Travel is an adventure, a journey of self-discovery. It’s about exploring the world through different eyes and having the good fortune to find new tastes, sounds, and smells. No matter where you start your journey when you travel abroad, there’s always something new to learn and explore.

The joys of wheelchair travel

Traveling with a disability doesn’t mean you can’t get out and explore. A wheelchair can take you just about anywhere you want to go, including most destinations around the world. You just have to know how to plan it; once you do, everything can work out.

Here are some of the joys of traveling in a wheelchair:

  • You’ll discover that your own country is very different from what you thought it was before you started traveling on wheels!
  • You’ll experience new foods and tastes at restaurants.
  • You’ll find that the world is full of surprises and excitement.
  • You’ll learn how to negotiate foreign streets, roads, and city squares.
  • You’ll find out how much those parks and monorails can accommodate. In fact, there are many wheelchair-accessible ones!

The world is your oyster! Wheelchair-accessible vehicles help travel around the world, especially if you have a disability. 

Getting around – cars, flights, trains, and buses

Trains, planes, and buses are usually the most convenient way to travel large distances. If you’re flying, talk to the airline’s ground staff from the airport to the airport parking lot. Call ahead to find out if there is wheelchair-accessible parking (sometimes this service is offered for a fee). Alternatively, a wheelchair-accessible vehicle (WAV) from may be your best option.

Some countries provide special compartments for wheelchairs on trains; others have high-back seats specially designed for wheelchairs. If not, you can ask for a seat in a non-smoking car that can easily access your wheelchair. There are also various features on buses and trains in Europe that allow access by wheelchair users.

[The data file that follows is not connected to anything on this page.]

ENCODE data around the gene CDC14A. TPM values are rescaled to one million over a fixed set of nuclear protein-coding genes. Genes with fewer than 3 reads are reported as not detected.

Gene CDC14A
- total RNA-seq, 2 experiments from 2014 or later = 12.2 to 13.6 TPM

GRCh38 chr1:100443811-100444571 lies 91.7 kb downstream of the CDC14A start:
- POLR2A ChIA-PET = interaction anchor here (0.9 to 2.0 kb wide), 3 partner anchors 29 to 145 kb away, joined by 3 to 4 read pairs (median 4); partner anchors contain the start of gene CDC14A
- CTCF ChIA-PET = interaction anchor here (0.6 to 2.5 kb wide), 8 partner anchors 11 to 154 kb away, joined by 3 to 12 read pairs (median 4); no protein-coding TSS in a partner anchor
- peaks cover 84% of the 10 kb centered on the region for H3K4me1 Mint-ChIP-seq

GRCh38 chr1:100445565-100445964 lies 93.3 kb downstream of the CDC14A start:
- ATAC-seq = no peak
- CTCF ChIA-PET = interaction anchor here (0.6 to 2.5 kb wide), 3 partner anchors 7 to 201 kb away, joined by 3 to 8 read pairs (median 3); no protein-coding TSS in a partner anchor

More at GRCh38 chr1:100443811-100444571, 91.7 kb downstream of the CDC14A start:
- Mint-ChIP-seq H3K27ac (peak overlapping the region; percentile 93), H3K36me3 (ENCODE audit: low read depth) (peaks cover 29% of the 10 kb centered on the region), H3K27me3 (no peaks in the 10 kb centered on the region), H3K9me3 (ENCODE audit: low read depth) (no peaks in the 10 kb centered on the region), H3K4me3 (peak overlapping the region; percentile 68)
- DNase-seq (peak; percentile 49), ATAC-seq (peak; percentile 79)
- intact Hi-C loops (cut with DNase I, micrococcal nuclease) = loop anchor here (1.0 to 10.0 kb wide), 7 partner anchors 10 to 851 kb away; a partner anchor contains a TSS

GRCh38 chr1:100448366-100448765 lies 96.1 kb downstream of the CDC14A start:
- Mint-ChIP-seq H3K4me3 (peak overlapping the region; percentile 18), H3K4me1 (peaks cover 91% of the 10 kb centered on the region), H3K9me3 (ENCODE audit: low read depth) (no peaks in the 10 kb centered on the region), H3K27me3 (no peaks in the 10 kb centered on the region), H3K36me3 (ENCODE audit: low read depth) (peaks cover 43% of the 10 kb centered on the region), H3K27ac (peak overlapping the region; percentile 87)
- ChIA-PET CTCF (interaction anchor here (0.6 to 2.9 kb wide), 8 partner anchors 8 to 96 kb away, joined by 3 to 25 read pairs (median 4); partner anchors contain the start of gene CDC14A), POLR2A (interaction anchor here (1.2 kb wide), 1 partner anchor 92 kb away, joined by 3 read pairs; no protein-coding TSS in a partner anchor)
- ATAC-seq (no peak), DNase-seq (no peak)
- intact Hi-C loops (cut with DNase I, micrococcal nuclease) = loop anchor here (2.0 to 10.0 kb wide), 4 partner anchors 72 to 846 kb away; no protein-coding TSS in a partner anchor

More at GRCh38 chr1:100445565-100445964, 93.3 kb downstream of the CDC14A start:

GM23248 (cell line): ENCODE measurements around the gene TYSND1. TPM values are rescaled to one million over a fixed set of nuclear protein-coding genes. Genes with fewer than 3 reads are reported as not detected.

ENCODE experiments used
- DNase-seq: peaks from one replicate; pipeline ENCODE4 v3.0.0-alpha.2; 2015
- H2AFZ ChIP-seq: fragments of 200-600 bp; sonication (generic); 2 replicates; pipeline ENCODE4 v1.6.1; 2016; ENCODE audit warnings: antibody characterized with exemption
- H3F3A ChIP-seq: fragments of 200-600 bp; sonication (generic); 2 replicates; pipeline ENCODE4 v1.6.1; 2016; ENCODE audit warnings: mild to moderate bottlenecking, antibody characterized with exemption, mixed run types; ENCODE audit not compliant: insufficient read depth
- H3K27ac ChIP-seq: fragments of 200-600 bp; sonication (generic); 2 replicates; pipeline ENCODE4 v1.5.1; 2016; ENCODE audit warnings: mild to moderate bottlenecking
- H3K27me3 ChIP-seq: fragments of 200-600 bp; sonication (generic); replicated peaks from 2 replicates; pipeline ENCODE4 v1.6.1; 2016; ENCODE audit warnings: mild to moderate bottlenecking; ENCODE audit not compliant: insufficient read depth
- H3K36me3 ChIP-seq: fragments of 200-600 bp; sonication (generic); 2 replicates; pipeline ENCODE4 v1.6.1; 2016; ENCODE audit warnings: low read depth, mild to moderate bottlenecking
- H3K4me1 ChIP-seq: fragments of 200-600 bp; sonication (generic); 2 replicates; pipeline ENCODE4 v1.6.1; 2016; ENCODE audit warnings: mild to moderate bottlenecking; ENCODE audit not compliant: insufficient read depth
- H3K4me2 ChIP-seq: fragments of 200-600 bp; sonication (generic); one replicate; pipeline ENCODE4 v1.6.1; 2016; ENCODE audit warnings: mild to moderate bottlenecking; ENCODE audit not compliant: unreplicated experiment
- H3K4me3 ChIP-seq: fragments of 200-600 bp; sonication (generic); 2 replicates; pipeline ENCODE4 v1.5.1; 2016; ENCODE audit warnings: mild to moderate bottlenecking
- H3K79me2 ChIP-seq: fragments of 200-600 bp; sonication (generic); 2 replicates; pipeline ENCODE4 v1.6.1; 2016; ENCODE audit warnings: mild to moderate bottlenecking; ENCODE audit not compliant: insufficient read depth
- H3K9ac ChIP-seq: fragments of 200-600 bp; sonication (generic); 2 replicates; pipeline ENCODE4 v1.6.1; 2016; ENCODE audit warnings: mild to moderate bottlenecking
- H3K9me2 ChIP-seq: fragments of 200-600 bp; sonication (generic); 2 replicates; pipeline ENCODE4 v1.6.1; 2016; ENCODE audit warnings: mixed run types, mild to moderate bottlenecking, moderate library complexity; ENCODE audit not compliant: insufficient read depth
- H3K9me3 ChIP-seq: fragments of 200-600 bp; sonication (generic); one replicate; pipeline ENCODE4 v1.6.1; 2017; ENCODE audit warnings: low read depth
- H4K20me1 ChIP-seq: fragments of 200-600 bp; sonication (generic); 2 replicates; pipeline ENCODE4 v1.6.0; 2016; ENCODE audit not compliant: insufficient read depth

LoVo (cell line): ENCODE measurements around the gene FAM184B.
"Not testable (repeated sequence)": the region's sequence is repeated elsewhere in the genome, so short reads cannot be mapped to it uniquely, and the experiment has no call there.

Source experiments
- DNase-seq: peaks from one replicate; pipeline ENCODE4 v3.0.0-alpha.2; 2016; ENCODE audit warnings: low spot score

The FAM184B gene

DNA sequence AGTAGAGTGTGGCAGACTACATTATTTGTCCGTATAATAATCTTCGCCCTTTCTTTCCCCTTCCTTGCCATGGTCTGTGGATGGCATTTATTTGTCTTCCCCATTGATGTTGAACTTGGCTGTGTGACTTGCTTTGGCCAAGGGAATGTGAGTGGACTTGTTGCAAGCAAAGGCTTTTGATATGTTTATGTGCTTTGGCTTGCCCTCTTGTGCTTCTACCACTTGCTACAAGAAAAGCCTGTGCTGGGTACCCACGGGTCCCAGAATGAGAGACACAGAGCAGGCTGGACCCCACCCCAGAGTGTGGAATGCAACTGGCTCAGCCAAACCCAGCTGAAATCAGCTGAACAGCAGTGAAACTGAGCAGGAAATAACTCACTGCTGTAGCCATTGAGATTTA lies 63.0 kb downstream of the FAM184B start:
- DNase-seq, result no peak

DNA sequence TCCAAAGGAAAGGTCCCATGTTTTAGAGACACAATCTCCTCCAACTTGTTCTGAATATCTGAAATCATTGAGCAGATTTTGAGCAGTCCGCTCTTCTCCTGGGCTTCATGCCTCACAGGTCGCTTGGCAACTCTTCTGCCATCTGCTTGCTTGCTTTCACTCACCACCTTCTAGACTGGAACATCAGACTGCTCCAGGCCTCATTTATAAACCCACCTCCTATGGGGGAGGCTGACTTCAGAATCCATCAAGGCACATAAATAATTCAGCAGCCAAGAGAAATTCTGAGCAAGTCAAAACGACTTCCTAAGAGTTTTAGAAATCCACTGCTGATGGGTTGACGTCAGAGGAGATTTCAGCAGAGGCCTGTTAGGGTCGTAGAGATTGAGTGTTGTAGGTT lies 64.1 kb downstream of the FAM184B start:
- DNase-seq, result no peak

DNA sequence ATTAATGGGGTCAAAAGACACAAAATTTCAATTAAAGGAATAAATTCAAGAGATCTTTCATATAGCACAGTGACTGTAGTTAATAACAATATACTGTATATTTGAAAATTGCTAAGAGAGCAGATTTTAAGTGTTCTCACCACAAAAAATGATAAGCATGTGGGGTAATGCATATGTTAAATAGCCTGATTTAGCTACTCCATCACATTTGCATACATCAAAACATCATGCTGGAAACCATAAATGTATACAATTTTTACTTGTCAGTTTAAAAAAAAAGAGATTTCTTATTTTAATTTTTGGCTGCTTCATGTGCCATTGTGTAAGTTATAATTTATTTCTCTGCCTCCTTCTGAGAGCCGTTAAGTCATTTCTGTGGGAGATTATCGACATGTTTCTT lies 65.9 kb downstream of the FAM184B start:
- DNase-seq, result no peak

Accessible accommodation around the world

Finding wheelchair-accessible accommodation can be challenging if you travel to a more remote area. However, most major cities have made huge improvements in supporting wheelchair users. 

If you’re traveling to a city or country where you don’t speak the language, you can contact the local tourist information center to find out about wheelchair access. 

Seeing the sights – museums, galleries, and parks

Larger museums and galleries usually provide good access for wheelchair users. Some even have wheelchair-accessible rooms where you can enjoy the art and sculptures. Some parks in cities and towns have accessible paths, fountains, playgrounds, and pools. Most of these items can be found in accessible facilities. If you go to the local tourist information center and tell them about your disability, they will be able to give you the best place for you to visit.

The world is yours to explore

The world is incredibly welcoming to wheelchair users. The barrier is usually a lack of knowledge about disabilities and how to deal with them. Once you know what you’re doing, the world is your oyster!